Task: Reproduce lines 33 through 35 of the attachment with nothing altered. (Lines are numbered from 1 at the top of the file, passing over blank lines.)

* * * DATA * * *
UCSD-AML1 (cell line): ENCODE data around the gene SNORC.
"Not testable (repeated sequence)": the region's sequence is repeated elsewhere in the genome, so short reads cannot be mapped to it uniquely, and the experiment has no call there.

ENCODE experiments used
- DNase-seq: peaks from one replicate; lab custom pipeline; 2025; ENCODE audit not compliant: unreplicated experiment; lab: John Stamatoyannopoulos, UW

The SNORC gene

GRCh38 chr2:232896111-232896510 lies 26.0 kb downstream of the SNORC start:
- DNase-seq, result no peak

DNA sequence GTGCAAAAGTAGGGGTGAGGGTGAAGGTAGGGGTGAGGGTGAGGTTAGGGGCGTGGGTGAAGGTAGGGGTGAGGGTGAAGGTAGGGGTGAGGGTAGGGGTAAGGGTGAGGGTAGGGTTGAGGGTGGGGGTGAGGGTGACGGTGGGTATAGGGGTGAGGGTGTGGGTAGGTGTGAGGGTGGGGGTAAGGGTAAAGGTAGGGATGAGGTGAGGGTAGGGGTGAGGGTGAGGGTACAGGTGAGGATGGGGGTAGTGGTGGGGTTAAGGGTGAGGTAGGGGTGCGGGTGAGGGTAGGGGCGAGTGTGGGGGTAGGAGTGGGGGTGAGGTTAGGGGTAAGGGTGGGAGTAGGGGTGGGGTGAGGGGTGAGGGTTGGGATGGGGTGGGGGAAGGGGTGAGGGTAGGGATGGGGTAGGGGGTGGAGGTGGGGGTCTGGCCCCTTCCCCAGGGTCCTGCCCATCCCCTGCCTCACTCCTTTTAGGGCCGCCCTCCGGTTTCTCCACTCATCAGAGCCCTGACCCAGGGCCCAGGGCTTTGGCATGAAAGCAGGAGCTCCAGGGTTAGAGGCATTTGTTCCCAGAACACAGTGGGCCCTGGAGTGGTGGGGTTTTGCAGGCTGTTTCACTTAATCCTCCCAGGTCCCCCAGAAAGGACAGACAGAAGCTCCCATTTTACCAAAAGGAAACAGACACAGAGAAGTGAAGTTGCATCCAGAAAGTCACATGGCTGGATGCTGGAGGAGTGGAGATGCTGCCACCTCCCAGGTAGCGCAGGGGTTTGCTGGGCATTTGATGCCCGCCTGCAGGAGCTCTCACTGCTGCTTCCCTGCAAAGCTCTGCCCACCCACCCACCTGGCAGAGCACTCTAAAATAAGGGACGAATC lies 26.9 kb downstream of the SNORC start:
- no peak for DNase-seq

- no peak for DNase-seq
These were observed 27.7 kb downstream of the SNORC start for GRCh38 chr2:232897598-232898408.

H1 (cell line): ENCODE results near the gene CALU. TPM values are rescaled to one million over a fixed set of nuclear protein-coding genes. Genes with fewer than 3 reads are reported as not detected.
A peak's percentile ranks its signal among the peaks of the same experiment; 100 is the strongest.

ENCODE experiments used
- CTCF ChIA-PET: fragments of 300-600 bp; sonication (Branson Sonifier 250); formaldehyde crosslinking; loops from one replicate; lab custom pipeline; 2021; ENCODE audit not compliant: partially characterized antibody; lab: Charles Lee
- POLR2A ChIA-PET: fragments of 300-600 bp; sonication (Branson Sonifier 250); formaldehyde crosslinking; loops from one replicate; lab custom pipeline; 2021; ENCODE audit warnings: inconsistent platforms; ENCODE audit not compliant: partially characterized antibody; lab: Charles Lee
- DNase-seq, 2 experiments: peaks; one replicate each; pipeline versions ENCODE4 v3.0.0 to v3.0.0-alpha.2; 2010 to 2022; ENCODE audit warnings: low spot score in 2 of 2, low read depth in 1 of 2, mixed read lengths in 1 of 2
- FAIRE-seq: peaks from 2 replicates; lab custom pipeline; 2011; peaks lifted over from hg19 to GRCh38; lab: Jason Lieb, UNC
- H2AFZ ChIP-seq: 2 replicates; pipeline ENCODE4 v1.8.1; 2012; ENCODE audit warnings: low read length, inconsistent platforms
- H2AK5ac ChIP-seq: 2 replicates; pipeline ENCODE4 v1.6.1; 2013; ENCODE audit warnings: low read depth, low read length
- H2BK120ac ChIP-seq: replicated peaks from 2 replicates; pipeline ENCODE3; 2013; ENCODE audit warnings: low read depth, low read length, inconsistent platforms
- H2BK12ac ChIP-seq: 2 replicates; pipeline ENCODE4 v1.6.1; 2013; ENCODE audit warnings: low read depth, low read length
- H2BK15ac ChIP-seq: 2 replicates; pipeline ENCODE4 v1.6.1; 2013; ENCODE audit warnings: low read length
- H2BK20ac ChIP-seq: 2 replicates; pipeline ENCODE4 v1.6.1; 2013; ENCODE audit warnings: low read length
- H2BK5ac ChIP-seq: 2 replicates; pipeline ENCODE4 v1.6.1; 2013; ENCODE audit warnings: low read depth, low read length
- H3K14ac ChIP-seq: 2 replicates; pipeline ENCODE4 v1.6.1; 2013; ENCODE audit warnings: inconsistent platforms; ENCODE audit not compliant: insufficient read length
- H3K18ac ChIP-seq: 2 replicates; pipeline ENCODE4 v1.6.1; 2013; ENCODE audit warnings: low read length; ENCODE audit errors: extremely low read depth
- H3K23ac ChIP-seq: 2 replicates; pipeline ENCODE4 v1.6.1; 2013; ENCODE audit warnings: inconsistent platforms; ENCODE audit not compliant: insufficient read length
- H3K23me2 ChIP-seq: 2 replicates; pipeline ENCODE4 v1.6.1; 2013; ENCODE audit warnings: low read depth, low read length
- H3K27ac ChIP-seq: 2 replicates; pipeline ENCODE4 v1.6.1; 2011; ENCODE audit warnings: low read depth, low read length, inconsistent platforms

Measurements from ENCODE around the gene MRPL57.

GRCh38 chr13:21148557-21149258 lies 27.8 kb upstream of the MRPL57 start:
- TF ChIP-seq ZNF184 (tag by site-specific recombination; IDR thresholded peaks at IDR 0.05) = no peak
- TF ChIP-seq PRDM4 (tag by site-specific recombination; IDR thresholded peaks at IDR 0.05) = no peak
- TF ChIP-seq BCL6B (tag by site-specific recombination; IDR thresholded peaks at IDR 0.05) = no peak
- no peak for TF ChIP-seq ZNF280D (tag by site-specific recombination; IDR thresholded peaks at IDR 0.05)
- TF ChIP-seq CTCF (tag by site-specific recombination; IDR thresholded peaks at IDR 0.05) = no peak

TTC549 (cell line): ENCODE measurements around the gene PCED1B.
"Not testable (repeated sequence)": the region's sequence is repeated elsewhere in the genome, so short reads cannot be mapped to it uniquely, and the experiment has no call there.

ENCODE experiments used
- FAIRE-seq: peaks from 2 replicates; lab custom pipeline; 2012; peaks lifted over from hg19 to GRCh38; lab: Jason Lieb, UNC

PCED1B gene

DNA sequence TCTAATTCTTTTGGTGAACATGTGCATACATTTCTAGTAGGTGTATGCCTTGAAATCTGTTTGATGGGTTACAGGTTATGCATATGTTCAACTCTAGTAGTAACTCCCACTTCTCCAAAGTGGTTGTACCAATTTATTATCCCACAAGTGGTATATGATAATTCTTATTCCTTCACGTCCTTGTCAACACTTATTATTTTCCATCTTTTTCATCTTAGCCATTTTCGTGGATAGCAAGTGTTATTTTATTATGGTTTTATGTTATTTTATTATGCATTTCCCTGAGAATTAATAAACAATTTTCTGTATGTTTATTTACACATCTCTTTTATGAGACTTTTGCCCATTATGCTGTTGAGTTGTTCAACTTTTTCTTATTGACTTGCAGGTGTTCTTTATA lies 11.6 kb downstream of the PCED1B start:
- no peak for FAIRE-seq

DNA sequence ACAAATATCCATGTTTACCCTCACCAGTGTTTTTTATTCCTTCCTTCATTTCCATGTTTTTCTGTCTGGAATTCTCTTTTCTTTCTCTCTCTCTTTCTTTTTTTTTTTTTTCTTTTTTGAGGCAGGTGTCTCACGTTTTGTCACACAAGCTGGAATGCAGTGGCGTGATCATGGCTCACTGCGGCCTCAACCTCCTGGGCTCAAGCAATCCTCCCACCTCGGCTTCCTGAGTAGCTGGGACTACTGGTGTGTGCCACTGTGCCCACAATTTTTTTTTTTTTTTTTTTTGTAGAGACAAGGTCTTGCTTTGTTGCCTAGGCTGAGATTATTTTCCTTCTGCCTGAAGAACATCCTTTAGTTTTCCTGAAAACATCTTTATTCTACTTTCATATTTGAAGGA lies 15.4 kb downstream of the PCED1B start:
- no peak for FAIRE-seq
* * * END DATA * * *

- TF ChIP-seq ZNF184 (tag by site-specific recombination; IDR thresholded peaks at IDR 0.05) = no peak
- TF ChIP-seq PRDM4 (tag by site-specific recombination; IDR thresholded peaks at IDR 0.05) = no peak
- TF ChIP-seq BCL6B (tag by site-specific recombination; IDR thresholded peaks at IDR 0.05) = no peak